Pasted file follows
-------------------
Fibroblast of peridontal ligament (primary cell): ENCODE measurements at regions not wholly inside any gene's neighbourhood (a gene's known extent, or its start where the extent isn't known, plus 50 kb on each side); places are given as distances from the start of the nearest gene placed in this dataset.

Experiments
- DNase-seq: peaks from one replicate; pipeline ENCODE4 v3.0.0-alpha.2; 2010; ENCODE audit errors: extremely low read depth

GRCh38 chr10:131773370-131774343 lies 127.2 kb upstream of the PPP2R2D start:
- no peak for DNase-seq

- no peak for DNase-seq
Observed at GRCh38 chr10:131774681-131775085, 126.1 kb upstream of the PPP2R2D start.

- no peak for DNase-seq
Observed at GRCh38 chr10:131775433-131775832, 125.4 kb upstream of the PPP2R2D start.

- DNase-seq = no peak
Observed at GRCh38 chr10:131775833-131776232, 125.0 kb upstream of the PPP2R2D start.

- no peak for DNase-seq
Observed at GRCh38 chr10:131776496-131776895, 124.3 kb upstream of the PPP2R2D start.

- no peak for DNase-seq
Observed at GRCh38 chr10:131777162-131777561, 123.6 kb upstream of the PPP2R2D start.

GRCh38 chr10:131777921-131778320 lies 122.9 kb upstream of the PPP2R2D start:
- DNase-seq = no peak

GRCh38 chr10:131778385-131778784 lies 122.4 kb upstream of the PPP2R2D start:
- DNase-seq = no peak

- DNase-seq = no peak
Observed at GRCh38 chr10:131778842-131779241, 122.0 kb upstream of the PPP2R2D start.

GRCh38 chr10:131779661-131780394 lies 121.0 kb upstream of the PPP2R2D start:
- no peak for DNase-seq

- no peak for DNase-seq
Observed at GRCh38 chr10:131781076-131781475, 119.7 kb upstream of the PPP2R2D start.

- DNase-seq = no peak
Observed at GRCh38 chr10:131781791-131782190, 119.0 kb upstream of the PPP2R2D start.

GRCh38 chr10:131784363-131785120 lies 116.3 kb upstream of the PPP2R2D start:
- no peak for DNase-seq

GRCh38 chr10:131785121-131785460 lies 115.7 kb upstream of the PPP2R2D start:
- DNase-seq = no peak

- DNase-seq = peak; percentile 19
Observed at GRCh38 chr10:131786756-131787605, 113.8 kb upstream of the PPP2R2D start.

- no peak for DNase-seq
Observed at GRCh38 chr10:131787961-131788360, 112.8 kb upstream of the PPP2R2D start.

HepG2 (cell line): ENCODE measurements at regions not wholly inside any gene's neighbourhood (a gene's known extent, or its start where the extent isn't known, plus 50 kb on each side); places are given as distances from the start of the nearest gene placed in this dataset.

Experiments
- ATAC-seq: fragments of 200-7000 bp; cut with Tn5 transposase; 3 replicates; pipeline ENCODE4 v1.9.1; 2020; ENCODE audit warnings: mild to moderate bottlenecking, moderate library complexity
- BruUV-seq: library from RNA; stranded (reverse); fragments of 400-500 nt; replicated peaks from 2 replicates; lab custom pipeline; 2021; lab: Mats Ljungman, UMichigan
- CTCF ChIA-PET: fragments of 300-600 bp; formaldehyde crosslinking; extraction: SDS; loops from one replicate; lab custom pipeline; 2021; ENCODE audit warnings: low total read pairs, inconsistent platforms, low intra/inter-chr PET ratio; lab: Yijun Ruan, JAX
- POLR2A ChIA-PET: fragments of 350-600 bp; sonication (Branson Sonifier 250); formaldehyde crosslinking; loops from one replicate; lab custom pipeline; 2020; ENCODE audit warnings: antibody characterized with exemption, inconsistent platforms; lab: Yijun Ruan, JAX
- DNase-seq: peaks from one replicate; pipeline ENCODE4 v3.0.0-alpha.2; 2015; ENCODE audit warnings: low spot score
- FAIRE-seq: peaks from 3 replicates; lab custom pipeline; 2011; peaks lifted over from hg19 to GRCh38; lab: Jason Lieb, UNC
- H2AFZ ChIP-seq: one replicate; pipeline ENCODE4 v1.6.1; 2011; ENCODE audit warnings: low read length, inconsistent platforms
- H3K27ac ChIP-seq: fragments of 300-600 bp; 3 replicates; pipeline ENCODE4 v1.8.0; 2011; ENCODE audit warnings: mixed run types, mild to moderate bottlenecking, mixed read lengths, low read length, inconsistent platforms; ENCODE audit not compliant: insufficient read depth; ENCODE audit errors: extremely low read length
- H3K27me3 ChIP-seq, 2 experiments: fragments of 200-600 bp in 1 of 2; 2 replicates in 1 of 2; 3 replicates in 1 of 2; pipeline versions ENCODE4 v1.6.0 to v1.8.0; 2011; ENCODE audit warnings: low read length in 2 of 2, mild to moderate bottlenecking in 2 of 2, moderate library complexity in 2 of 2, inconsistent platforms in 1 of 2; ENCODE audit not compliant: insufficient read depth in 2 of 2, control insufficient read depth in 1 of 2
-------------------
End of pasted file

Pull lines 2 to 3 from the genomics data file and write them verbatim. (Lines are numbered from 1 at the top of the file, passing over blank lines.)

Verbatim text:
Experiments
- DNase-seq: peaks from one replicate; pipeline ENCODE4 v3.0.0-alpha.2; 2010; ENCODE audit errors: extremely low read depth